How to Set Short Term Financial Goals That Will Set You Up for Success

You’re no stranger to financial goals. As a child, you probably saved your allowance or worked small jobs for your neighbors to afford the latest game or toy. As an adult, your financial goals might still include toys (no one’s ever too old!), but they also include savings thresholds, a car, a house, and retirement.

It’s impossible to understate the importance of setting financial goals. Having concrete objectives to save for prevents you from spending too much or mismanaging your money. That said, there’s a difference between short-term financial goals, mid-term, and long-term. Long-term goals include things like retirement, but it’s also essential to save for targets in the immediate future.

Your short-term goals matter, so let’s dive into examples and how they can set you up for success.

Why You Should Set Short-Term Financial Goals

Setting short-term financial goals enables you to reach your long-term ones. Though your monthly expenses like rent, utilities, debt repayment, and insurance dominate your budget, it’s crucial to think of your future by putting money aside every paycheck or changing your spending habits because doing so enables you to reach your long-term goals.

For example, if your short-term goal is to spend $100 less on dining out every month, then that’s $100 you can save or put toward debt repayment (and, therefore, pay it off faster and be debt-free sooner than you planned). If your goal is to save $50 every month for an emergency fund, hopefully, that fund will be substantial by the time you need it, and you won’t be set back or have to take out a loan.

Examples of Short-Term Financial Goals

If saving for things like higher education or paying off a mortgage successfully are long-term goals, what are examples of short-term ones? A list of financial goals you can accomplish in the nearer future include:

  1. Start investing;
  2. Reduce your monthly spending;
  3. Building an emergency fund;
  4. Saving for a vacation;
  5. Paying for a wedding;
  6. Repaying debt;
  7. Saving for a downpayment;

And more. Anything you can achieve in a span of one to two years is usually considered a short-term goal because it’s either an expense you don’t have to save long for or an action or habit you can start immediately.

Keep Your Long-Term Goals in Mind

Keep your long-term goals in mind when setting your short-term. You’re trying to accomplish them simultaneously, so don’t focus on one at a time. It’s important to set aside money for your emergency fund and your eventual retirement.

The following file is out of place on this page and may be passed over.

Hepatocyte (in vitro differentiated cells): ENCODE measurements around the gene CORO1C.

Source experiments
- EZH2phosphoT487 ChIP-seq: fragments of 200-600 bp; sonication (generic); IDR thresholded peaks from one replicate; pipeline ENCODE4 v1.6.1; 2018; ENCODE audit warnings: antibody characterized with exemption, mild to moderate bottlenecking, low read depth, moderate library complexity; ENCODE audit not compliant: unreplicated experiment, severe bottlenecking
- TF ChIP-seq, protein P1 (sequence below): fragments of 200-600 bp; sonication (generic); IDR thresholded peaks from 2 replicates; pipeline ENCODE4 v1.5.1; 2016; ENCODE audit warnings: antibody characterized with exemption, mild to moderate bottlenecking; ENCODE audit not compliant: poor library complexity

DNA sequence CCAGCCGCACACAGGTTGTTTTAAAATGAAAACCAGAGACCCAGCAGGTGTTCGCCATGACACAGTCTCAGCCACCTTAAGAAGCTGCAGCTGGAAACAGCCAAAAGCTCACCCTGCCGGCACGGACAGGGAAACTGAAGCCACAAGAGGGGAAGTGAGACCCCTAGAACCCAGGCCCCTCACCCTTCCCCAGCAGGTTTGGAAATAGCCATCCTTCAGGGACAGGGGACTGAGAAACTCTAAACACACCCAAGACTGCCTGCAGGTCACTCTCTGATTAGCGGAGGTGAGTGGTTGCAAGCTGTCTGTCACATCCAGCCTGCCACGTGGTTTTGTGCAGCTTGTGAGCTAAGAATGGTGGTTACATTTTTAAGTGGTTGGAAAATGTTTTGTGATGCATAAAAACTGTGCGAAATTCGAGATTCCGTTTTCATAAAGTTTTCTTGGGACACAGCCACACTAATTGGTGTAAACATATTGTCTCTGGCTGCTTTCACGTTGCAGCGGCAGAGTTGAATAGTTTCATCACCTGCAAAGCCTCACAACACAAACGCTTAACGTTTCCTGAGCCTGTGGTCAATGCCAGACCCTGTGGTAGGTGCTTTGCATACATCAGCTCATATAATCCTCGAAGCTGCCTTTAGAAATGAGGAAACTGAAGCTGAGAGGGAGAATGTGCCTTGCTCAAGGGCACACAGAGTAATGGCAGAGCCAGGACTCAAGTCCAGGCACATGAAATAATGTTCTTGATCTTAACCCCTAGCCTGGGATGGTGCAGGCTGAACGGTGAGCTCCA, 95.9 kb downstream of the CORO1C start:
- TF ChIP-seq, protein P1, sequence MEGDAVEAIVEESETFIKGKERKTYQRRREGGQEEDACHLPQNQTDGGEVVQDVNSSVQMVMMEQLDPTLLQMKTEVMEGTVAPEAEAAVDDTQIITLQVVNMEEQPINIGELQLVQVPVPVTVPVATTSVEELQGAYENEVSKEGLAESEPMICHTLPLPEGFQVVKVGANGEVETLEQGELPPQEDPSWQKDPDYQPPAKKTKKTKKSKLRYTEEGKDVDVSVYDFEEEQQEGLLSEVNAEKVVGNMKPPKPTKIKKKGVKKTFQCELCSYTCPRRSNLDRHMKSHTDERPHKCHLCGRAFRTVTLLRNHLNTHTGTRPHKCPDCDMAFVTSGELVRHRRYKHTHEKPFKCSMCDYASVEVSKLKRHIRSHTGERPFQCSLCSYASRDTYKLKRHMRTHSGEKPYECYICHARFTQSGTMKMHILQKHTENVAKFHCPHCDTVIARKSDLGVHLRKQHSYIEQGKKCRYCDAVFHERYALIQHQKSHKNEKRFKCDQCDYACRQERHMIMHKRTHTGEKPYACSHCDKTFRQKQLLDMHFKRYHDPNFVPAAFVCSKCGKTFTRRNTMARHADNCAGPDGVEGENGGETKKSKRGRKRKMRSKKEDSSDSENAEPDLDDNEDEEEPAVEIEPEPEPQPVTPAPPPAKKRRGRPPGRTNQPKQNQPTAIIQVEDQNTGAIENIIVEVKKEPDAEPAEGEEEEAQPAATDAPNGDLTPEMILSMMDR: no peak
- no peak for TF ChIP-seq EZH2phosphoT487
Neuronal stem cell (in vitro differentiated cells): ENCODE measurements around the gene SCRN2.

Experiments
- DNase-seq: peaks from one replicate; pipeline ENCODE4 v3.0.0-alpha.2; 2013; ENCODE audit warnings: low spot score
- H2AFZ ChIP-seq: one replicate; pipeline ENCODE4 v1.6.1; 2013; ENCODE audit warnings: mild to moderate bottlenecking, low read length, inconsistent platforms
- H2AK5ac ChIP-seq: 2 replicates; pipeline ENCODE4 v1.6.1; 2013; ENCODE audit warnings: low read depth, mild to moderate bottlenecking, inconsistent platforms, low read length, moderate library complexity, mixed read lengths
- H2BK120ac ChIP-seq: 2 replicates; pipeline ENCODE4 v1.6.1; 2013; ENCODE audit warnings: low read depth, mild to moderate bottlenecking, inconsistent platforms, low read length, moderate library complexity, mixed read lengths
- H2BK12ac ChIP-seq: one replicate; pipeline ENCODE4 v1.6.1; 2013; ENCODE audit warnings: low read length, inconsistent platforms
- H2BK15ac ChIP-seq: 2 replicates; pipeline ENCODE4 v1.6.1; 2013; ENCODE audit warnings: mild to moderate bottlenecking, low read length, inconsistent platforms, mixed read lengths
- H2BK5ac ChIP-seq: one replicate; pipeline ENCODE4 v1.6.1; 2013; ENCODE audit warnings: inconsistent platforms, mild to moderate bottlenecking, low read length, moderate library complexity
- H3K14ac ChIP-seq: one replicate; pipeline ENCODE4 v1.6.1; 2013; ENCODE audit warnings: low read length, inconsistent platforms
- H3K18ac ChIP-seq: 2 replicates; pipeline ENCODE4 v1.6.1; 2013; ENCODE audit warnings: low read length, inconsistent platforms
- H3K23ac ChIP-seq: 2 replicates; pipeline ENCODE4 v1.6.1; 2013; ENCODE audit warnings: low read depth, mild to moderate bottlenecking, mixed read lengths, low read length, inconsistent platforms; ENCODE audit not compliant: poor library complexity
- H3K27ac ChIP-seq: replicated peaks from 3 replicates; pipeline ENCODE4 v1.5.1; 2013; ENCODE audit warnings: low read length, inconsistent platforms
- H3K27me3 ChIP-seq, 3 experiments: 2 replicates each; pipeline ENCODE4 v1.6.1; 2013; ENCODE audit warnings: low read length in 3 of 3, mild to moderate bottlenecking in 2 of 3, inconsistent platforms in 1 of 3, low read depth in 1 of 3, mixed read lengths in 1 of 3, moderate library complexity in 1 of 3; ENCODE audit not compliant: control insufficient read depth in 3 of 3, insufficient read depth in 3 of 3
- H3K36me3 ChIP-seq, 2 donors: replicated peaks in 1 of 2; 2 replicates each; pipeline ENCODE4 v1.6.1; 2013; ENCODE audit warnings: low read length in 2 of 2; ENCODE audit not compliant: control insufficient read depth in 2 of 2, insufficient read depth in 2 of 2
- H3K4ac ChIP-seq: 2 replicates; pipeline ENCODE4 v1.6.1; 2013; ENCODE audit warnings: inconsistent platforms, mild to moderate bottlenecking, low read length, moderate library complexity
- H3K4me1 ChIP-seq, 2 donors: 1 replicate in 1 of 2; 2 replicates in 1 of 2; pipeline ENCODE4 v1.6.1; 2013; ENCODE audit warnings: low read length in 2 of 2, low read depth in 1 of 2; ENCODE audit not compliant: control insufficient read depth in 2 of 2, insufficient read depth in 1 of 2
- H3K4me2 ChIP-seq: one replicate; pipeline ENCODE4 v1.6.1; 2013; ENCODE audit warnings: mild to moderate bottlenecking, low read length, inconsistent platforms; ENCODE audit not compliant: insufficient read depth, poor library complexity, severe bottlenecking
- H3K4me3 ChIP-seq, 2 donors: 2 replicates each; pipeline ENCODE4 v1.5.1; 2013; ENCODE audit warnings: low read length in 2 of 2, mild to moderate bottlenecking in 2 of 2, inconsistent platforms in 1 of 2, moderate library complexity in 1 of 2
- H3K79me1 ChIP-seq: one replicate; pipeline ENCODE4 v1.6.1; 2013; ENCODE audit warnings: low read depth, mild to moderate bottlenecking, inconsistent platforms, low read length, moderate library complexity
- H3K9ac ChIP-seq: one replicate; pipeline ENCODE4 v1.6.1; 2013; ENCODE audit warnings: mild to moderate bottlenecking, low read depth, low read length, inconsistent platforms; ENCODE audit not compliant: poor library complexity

Another way your short-term financial goals benefit your long-term objectives, though, is that they train you to think about money differently. The more financially savvy you become, the sooner you’ll be able to achieve what you want in the long term.

Give Yourself Reminders

Reaching smart financial goals can be challenging when you’re tempted to spend just a little bit more or buy one more drink. Set reminders in your phone or write them on sticky notes around your house or apartment, so you remember that you have short-term objectives you’re trying to reach. Daily reminders will help keep you from making unnecessary purchases that detract or delay you from accomplishing your goals.

Make Sure Your Goals are Measurable

Loosely defined goals are too vague and will be difficult to focus on. “I want to save more money” doesn’t adjust your mentality because it’s not concrete. Instead, “I want to save $2,000” is much more measurable. You can officially say you’ve reached your goal once you have that $2,000, and you can track your progress weekly or monthly as you get closer. Being able to monitor your progress helps you keep going.

Give Yourself a Deadline

Part of setting financial goals is determining when you want to reach them. Do you want to have $2,000 saved at the end of six months? A year? Without a deadline, it’s difficult to measure your progress and stay on track. It’s one thing to say you want to save $2,000, but being too flexible about timing opens the door for more thoughts like, “This ad-on to my order wouldn’t hurt.”

Plus, vague goals aren’t motivating. Similar to the previous example, saying “I want to save for a vacation” doesn’t help you do that — your vacation could end up happening in a year or five. “I want to save up for a vacation next year” is more encouraging.

Be Specific and Unique

Be specific when defining short-term goals, such as identifying which particular debts you want to pay off first. You should also set goals unique to yourself without concern for “keeping up” with your peers. Save what you can afford and establish habits that are right for you.

If your pay schedule is setting you back, not your income — meaning you don’t receive your paycheck until after many of your bills are due, resulting in late fees and increasing interest rates — you can use Earnin to access your paycheck before payday for money that’s already yours. The ability to pay everything you owe on time helps you reach your short-term financial goals.

Setting financial goals helps you budget your money wisely, make significant purchases, and pay off debt faster. What are your financial objectives in the near future?


Photo by Markus Winkler on Unsplash

Please note, the material collected in this blog is for informational purposes only and is not intended to be relied upon as or construed as advice regarding any specific circumstances. Nor is it an endorsement of any organization or Services.

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